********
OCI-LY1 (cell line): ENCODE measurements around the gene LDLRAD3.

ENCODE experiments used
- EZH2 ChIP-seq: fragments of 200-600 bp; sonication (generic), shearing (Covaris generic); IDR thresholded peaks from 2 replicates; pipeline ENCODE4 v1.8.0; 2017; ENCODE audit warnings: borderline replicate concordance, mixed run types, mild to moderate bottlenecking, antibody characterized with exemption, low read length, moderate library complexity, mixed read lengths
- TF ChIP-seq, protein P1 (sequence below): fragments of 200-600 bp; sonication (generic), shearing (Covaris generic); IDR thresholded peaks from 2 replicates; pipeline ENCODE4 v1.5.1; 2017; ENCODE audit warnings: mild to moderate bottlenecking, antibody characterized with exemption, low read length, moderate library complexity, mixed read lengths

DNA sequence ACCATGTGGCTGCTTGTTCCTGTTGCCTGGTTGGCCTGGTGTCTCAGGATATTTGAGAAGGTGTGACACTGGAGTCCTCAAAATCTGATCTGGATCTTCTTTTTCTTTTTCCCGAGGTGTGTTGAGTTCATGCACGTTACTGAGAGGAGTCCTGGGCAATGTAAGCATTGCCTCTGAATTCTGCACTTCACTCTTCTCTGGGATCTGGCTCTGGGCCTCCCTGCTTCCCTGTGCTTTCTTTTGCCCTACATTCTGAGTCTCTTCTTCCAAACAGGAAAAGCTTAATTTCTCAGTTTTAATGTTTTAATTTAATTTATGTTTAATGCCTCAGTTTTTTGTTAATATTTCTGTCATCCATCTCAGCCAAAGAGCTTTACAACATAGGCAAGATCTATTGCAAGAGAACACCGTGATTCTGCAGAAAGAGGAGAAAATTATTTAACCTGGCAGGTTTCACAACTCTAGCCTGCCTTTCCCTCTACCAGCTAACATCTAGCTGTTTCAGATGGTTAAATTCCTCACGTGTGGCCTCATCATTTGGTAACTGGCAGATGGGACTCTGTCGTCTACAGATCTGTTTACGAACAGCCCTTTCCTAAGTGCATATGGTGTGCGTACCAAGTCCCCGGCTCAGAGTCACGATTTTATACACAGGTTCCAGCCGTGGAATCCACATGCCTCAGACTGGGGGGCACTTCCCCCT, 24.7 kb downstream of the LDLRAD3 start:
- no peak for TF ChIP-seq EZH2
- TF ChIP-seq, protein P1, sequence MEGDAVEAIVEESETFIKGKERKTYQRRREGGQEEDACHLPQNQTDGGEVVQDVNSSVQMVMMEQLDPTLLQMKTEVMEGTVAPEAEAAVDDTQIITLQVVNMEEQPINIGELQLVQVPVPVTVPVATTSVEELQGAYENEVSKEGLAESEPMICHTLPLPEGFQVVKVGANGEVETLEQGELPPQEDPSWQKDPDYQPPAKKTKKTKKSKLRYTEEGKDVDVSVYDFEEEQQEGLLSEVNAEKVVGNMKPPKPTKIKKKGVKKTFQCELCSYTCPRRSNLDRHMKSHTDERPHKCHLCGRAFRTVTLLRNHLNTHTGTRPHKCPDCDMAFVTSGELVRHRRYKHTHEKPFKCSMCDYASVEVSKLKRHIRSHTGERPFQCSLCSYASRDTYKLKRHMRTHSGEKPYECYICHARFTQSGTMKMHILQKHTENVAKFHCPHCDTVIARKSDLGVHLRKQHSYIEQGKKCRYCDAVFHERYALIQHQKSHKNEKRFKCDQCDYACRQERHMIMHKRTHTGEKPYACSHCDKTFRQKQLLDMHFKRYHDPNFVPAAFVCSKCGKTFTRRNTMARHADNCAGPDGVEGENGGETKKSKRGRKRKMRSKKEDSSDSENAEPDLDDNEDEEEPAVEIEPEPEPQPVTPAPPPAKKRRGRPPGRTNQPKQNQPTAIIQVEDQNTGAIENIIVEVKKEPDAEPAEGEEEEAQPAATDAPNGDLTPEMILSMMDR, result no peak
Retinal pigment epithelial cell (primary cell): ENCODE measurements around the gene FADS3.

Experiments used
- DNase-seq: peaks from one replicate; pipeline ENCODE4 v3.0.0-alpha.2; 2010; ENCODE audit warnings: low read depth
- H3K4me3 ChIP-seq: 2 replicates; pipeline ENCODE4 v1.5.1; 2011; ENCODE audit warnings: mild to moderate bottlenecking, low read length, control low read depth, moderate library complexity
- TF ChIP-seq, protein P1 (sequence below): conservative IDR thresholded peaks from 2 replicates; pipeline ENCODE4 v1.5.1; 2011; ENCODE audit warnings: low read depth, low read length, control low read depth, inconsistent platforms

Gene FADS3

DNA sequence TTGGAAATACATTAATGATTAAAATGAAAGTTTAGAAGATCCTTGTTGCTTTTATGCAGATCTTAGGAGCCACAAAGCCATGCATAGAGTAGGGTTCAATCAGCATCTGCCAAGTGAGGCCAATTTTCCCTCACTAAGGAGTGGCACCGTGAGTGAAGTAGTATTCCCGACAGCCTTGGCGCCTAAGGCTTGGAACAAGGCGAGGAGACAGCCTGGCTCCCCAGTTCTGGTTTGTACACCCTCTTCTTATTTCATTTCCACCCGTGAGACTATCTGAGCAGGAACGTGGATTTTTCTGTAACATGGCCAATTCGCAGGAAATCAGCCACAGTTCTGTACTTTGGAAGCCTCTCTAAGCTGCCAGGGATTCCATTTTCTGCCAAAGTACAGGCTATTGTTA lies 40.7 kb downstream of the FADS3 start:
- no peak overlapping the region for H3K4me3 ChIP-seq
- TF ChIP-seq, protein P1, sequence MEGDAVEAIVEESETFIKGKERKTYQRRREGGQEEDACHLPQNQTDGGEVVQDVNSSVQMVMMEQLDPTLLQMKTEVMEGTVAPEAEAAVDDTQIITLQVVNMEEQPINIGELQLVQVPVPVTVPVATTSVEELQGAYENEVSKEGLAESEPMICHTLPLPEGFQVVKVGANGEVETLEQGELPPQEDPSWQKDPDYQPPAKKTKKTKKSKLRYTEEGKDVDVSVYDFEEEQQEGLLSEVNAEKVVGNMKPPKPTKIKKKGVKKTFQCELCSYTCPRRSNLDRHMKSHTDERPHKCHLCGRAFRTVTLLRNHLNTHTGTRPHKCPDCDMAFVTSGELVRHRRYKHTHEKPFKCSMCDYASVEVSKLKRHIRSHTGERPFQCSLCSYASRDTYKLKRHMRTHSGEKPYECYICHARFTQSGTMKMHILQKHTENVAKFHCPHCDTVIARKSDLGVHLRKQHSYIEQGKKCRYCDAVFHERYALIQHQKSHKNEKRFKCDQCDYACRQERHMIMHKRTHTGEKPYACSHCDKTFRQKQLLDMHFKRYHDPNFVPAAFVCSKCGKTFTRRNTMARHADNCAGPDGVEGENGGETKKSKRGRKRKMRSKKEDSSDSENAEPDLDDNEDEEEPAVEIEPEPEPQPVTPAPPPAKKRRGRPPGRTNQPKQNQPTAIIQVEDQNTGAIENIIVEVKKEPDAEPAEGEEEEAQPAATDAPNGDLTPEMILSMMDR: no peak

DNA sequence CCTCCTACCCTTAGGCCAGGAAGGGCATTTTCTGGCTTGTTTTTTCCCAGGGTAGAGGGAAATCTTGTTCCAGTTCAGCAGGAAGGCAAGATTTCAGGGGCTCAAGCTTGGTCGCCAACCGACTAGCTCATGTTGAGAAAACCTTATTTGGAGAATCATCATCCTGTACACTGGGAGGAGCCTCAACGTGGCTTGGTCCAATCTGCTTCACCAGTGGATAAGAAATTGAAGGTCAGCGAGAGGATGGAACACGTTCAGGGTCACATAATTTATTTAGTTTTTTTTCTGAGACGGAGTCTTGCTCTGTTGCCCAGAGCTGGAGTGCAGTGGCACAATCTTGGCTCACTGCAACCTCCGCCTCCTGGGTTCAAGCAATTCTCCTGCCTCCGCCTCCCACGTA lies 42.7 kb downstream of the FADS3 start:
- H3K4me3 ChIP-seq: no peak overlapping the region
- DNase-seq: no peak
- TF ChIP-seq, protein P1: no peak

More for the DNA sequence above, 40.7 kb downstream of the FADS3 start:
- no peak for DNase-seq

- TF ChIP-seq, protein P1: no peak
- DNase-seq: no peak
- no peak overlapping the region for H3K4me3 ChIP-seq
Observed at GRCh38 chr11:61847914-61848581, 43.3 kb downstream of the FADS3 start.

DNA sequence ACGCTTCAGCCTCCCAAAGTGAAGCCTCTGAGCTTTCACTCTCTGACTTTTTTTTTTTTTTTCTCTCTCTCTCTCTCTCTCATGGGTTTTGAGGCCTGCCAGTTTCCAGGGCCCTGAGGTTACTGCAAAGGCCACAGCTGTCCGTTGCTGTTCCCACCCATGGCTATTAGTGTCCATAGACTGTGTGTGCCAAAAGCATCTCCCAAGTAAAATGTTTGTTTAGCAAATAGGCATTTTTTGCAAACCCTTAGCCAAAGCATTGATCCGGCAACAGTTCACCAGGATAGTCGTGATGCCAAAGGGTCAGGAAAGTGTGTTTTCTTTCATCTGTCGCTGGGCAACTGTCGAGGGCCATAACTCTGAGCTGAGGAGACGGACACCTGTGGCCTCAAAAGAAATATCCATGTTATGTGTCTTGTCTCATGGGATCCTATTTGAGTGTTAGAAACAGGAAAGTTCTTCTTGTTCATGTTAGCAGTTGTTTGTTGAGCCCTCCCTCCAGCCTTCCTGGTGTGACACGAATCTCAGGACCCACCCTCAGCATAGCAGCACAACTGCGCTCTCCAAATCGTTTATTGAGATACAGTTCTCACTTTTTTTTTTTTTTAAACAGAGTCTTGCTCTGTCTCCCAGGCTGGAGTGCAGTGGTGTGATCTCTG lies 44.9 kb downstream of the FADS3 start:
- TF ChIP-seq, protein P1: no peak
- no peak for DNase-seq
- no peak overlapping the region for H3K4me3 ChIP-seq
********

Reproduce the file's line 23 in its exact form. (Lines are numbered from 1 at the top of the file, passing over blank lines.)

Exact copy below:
- TF ChIP-seq, protein P1: no peak